Figure 1 - Intake process in Malian prisons
With the aim to improve VEOs intake process and risk assessment procedure within the Malian prison system, in 2018-2019 UNICRI and ICCT developed a Risk Assessment Tool to determine the level of radicalization leading to violence and trained prison staff on the use of the tool. Through the use of the tool, prison staff develop a comprehensive assessment of the situation and can suggest priority interventions. At the time of writing, a number of risk assessments have been performed with incoming VEOs in Bamako and Koulikoro prisons. Over time, the risk assessment process should be applied to all VEO inmates thus allowing for a standardized approach and paving the way for the development of tailored rehabilitation and reintegration measures.
VEOs5 in prison are classified as high-risk population and housed in two correctional institutions: at the Maison Centrale d’Arrêt in Bamako and in Koulikoro prison, approximately 60 km North-East of Bamako. The number of inmates housed at Bamako’s prison has been growing in the past years and a similar trend is found in the number of incarcerated VEOs: from approximately 62 in 2016, the number of terrorist offenders increased to sharply 270 in early 2020. Among them, only 2 have been sentenced (3%) by the time of writing, while the large majority is in pre-trial detention. Koulikoro’s prison housed 174 inmates as of February 2020, including 49 VEOs, of which ten have been sentenced (20%). With an official capacity of 200, this prison is currently below capacity but, as it is used as a “transit prison” for inmates coming from different regions over the country, the number can vary quickly and greatly, making the overall management challenging.
In Bamako two designated units have been established for the VEO population, generally referred to as the "jihadist block" and the "rebels” quarter: placement is generally determined by the type of group the inmate is (allegedly) affiliated with. The “jihadist block” consists of several cells and a courtyard. Inmates in this unit usually spend their day in the courtyard, while during the night are housed in their respective cells. The courtyard is used for daily activities such as prayer, socialising with other detainees, or for inmates generally biding their time. In Koulikoro, the prison consists of one large cell where VEOs are mixed with the general prison population. They do not have access to the courtyard, and daily activities occur in the cell. Koulikoro prison is currently under reconstruction to extend the overall size of the prison and number of cells. In both prisons, VEOs have access to a doctor or nurse and, if need be, can be hospitalised in the infirmary within the correctional facility.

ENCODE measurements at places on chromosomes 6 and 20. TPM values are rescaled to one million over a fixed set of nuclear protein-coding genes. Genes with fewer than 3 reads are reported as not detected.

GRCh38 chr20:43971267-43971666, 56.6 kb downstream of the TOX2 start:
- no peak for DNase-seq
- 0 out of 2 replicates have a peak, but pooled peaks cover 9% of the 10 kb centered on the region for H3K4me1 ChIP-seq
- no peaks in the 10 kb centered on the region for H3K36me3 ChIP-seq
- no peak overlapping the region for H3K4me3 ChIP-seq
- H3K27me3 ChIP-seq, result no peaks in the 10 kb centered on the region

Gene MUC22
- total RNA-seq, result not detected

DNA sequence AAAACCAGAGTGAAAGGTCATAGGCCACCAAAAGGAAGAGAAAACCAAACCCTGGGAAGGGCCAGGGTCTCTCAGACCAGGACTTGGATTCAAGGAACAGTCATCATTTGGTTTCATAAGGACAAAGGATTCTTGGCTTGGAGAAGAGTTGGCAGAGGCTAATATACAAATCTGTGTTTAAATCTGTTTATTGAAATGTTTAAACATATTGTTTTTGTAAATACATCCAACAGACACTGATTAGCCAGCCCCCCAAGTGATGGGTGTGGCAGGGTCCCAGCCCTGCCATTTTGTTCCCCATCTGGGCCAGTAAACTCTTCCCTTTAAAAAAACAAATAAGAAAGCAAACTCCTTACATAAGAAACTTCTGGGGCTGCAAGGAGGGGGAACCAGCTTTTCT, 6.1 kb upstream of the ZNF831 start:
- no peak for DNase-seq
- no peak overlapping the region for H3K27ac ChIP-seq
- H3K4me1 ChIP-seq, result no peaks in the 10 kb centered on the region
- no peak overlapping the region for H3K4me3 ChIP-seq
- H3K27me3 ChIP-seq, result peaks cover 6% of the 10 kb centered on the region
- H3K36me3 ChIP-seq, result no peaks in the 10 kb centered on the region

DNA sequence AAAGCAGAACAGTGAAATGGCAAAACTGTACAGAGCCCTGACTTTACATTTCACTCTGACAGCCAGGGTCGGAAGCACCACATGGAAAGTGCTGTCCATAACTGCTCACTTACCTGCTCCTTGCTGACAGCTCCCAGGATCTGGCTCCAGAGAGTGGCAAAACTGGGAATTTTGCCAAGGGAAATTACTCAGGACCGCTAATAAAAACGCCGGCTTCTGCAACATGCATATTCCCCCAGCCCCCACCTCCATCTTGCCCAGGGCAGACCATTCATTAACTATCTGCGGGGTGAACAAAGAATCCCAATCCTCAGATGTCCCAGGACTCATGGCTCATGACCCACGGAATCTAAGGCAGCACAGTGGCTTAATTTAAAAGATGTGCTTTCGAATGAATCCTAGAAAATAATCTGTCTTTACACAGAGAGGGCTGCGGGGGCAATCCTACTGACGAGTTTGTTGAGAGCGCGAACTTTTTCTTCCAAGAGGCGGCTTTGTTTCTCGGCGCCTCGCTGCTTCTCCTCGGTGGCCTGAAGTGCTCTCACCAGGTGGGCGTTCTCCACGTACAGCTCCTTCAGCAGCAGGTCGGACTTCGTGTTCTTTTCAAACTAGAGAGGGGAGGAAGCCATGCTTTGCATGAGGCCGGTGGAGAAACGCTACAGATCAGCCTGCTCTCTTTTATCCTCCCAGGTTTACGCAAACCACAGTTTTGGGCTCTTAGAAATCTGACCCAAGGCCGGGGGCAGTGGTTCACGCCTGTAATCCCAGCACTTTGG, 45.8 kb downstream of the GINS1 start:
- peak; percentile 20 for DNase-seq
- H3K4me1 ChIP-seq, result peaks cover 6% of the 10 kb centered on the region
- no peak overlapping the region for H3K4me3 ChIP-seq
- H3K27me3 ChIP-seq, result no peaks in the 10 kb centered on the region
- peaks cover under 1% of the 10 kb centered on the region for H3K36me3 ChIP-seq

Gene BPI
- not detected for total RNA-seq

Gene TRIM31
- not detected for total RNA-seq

2. Trajectories of violence of the VEOs inmate population in Mali
According to the data collected through field missions, the VEO population in Malian prisons is estimated to be around 319 VEOs at the time of writing, with numbers changing rapidly. The unpredictability of the numerical trends along with a heterogeneity of actors and approaches involved in the arrest phase make it difficult to elaborate a comprehensive overview of the background of the VEO population currently managed by the Malian prison system. However, the analysis provided below partially contributes to fill this gap, capitalizing on primary data collected through in-depth interviews with 30 VEOs, held at Bamako Maison Centrale d’Arret between 2016 and 2019. Because of unbridgeable limitations, including security concerns and language barriers, the sample of respondents could not be selected randomly. Hence, the analysis elaborated below is not meant to allow for a generalization of VEO profiles in Mali but is rather aimed at sharing some valuable findings in order to contribute to an improved development of tailored and efficient rehabilitation and reintegration measures for VEOs in the country.
The 30 participants were almost all in pre-trial detention at the moment of the interview, with only one being sentenced to imprisonment, and they were mainly housed in the so-called “jihadists block”. The age of the interviewees ranged from 18 to 64 years old, with almost half (40%) being between 26 and 35 years old, and one third between 18 and 25 years old. The fact that 70% of the interviewees were 35 years old or younger at the moment in which they (allegedly) committed a terrorist offence is in line with the general trends identified by criminology, according to which involvement in criminal activities usually occurs before the age of 30.6
Almost all the participants were Malian citizens, with only one having a different nationality. The participants were mainly (80%) from the north of the country and, in particular, coming from the regions of Timbuktu, Gao, and Kidal, namely the areas most affected by terrorism in the aftermath of the 2012 coup d’état. In line with the geographical origin, the ethnic affiliation of the respondents mirrors the spectrum of the groups living in the north of Mali, with more than two thirds of the interviewees declaring to be Arab (37%) or Tuareg/Tamashek (37%). Most recent data collected in 2019-2020 concerning 22 newly incarcerated VEOs show a shift in the place of origin, with more than half coming from central Mali. This reflects how armed violence is progressively affecting new areas, especially in the regions of Mopti and Ségou.